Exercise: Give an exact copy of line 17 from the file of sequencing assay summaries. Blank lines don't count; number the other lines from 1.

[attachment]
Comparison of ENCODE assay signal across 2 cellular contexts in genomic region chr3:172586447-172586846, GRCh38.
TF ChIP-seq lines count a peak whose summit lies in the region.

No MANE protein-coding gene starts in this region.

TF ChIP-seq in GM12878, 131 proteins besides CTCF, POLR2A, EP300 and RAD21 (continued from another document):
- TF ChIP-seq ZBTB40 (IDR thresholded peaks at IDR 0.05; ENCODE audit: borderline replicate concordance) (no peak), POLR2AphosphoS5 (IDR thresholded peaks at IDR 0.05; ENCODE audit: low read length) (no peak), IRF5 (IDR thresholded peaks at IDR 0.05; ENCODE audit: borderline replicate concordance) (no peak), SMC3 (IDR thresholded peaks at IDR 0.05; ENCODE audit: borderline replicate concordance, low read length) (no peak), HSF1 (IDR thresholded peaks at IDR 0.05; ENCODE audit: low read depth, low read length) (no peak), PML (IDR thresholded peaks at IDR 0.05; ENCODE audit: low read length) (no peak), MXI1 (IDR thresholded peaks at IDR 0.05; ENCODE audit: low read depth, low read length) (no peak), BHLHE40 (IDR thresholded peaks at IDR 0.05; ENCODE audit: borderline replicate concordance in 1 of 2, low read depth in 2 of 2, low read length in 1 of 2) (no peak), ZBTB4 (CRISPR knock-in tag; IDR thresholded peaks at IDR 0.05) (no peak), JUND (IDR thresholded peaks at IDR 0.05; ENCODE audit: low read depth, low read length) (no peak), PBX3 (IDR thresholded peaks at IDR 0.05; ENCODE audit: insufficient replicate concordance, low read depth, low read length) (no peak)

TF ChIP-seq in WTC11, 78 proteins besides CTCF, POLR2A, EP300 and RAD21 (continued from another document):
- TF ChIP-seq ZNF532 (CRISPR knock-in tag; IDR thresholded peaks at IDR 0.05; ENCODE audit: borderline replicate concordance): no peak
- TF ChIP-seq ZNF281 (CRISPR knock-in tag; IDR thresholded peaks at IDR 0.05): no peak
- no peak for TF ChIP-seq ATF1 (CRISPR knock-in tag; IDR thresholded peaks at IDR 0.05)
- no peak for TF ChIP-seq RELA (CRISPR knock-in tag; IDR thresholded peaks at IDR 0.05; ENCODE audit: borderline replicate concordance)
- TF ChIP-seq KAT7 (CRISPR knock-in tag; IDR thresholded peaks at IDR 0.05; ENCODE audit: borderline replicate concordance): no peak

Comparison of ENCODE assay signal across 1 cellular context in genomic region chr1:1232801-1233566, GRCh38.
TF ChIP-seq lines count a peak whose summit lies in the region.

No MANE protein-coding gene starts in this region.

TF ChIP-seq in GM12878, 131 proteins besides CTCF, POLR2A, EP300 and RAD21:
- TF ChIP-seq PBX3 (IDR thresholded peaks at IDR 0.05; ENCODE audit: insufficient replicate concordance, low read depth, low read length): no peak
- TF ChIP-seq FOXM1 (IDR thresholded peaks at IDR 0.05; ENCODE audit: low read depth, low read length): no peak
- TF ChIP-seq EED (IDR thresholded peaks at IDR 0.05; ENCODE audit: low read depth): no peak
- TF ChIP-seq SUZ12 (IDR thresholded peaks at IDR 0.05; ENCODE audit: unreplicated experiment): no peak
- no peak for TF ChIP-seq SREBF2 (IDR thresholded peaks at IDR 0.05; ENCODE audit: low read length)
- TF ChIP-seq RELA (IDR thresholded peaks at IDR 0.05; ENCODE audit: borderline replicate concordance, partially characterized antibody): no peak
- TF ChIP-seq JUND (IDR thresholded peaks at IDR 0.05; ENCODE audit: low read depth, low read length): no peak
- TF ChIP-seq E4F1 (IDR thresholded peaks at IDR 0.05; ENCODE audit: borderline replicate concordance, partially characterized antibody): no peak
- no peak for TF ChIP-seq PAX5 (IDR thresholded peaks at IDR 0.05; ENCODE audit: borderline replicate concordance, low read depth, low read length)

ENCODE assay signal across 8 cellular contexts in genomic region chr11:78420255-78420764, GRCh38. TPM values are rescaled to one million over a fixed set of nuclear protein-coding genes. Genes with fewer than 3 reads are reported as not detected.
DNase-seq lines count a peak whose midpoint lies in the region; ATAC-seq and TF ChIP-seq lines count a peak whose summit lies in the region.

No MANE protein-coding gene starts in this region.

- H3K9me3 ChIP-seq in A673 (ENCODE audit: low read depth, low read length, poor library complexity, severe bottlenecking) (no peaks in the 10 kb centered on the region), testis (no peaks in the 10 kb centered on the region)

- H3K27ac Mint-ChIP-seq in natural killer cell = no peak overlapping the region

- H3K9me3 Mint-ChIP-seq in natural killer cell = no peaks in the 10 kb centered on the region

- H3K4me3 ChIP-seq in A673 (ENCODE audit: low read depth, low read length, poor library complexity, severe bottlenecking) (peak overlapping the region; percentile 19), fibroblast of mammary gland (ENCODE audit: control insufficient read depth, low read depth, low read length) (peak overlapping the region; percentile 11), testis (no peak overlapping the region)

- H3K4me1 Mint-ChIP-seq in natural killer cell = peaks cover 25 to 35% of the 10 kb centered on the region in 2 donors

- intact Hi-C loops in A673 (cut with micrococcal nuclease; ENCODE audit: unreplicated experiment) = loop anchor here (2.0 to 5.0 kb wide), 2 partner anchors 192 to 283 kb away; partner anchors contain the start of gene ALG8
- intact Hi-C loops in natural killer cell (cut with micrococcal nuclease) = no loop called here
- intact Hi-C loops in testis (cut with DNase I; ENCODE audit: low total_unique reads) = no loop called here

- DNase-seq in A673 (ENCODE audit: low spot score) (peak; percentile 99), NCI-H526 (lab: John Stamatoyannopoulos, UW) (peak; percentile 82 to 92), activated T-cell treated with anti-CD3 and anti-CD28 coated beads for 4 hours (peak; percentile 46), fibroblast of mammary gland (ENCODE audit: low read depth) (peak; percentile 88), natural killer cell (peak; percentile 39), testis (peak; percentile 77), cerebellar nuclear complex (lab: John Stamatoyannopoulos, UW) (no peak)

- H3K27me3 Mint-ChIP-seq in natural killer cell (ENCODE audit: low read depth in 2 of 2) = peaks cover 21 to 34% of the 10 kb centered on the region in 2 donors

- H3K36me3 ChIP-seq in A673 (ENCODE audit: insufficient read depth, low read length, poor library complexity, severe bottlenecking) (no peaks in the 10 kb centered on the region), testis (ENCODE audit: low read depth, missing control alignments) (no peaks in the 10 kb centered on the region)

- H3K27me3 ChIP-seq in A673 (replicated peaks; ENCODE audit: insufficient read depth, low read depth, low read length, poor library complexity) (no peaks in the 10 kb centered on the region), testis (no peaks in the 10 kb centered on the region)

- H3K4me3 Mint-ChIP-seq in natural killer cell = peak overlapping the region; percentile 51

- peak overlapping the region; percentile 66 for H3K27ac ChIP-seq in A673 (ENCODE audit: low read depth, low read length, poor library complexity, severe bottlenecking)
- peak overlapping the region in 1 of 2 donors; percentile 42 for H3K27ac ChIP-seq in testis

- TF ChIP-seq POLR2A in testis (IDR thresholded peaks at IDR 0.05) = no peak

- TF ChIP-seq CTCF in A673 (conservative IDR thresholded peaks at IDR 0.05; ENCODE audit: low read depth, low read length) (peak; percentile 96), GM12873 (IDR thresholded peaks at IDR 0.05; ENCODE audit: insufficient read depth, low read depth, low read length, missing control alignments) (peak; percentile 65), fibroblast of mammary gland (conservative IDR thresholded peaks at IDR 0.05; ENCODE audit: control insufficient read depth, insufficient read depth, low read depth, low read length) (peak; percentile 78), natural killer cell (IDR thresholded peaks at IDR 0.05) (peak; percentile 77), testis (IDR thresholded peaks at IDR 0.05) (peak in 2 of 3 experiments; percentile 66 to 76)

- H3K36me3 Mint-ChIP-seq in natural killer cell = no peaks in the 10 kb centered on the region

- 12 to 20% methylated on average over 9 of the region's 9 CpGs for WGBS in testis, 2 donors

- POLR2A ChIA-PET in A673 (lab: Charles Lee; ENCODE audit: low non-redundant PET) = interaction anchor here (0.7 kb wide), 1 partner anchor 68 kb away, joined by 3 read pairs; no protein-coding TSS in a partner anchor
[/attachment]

- TF ChIP-seq FOXM1 (IDR thresholded peaks at IDR 0.05; ENCODE audit: low read depth, low read length): no peak